5 tips to hear better on the phone with hearing loss

Hearing on the phone can be tricky, with or without a hearing aid, as the quality of the line and the environment you’re listening in can add to the complexities of the call.

 If you have a hearing loss there are some things you can do to augment the conversation, to ensure you hear all the relevant information.

 Let’s look at five ways to hear better on the phone, particularly if your hearing is compromised.

#1 Placement

How you hold the phone and where you are situated can improve the phone signal.

If you wear hearing aids, you need to identify your better ear for hearing phone calls and be aware of where the microphone is situated on your hearing device. Place the phone on your better ear in close proximity to the microphone.

 If you have a hearing aid model that sits behind your ear (BTE, RIC, RITE) the microphone will be sitting over the top of your ear so you will need to hold the phone slightly above your ear. If your hearing aid sits in the ear (ITE, ITC, CIC, IIC) the microphone is in the ear canal and so you will hold the phone as normal.

Sometimes, if you hold the phone too close to the microphone in either position you may get a bit of feedback (whistling sound). If this happens, talk to your audiologist or audiometrist and get them to check your positioning and the setting on your hearing aids.

Where you are placed or situated when you take a phone call, is also very important for good, clear communication. If you’re on a landline, you won’t have much choice, but hopefully at home, your fixed phone is in a relatively quiet spot. If you’re taking a call on a mobile phone, move yourself to a quiet spot with minimal background noise. This will allow you to focus on the person who called you, rather than be distracted by all the noise in the background.

#2 Telecoil

Check if your hearing aid has a Telecoil (t-coil) option. If it does, then you will be able to activate this when using a fixed phone which also has a t-coil. When you turn on your t-coil it will use magnetic induction to pick up the signal coming through a landline phone that has a t-coil loop installed.

This will give you the phone signal without any background noise or interference. The signal is clearer and easier to hear.

#3 Bluetooth


Most modern hearing aids are fitted with Bluetooth and can be activated to stream phone calls directly into your hearing aids from your mobile phone. This means, when you answer the phone, you don’t need to pick it up and hold it to the microphone.

You only need to accept the call and you can begin conversing with the person on the other end. For some hearing aids, you don’t even need to have the phone nearby, you can accept the phone call by a push of a button on your hearing aids.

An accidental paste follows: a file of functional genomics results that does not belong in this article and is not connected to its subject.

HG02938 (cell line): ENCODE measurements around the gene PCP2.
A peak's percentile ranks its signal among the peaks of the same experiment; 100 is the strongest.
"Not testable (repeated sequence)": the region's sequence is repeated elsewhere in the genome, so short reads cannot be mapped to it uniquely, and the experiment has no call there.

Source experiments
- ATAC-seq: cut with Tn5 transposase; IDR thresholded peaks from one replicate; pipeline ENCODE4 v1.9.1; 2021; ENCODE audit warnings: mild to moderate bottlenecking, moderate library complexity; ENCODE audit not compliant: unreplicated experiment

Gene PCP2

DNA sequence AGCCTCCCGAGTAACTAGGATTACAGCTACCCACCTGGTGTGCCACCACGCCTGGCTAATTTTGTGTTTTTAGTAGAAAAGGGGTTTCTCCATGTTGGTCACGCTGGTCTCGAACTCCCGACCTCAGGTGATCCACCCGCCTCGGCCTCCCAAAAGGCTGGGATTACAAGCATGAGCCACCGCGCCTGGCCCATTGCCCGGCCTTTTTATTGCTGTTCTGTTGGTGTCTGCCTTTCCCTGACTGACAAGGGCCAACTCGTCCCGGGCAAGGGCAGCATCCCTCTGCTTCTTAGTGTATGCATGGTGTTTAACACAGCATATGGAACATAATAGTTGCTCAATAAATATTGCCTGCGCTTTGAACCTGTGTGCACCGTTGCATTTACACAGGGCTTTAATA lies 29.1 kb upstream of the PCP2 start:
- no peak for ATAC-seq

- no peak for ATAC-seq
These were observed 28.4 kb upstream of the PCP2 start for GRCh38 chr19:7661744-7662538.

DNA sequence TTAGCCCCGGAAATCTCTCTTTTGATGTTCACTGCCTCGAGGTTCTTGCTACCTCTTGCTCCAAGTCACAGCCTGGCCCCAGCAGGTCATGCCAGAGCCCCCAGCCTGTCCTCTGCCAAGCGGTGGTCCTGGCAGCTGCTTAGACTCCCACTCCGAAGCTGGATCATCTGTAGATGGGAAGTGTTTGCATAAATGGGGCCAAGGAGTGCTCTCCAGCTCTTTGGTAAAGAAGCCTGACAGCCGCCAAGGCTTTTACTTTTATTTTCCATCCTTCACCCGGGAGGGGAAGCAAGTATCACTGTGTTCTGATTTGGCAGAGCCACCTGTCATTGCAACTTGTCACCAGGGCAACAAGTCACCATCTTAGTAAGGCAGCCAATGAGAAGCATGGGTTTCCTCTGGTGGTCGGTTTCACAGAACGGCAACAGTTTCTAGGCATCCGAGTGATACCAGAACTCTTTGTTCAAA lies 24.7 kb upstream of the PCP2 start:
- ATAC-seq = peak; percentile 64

Some hearing aid models will even send the callers voice to both ears giving you a binaural signal. Bluetooth hearing aids can allow for ‘hands free’ calls in the car (not all models, check with the manufacturer) and can be paired with your car’s audio system.

#4 Telstra

Telstra offers their customers amplified phones for people with a hearing loss. There are a variety of telephone options for people with lower hearing levels including a Sight and Sound Enhanced phone, a Big Button phone and Teletypewriters (TTY – for people limited speech and/or hearing). If you would like to investigate the type of telephone assistance you can get for fixed line phones, contact Telstra to see how they can help.

#5 Tactics

Utilising hearing tactics on the phone will go a long way to securing good communication for you and your phone partner. Firstly, you should always let the person on the other end of the call know you have a hearing loss and may need to ask for repeats during the conversation.

Asking for repeats is not an uncommon request - whether you have a hearing loss or not. When the phone line isn’t a good one, everyone will need to ask for some things to be repeated.

If you’re calling someone unfamiliar – perhaps a shop, medical centre or travel agency – have a series of ‘closed questions’ at the ready. These types of questions generally only require only a ‘yes’ or ‘no’ response, so are easier to hear and anticipate. If you need to get an address or phone number from your caller, write down what they say then repeat it back to ensure you have heard and recorded the information correctly.

And remember, it will be easier to hear any information if you have the telephone on your better ear and are in a quiet environment.

Try these tips with your partner or known caller and practice, particularly the hearing tactics. You can also get assistance from your audiologist or audiometrist when you next visit them.

Get them to show you how to activate the t-coil or Bluetooth for streaming and to make sure your hearing aids are set up to best suit your needs for telephone calls. Practice these tips and you will be communicating successfully on the phone in no time!

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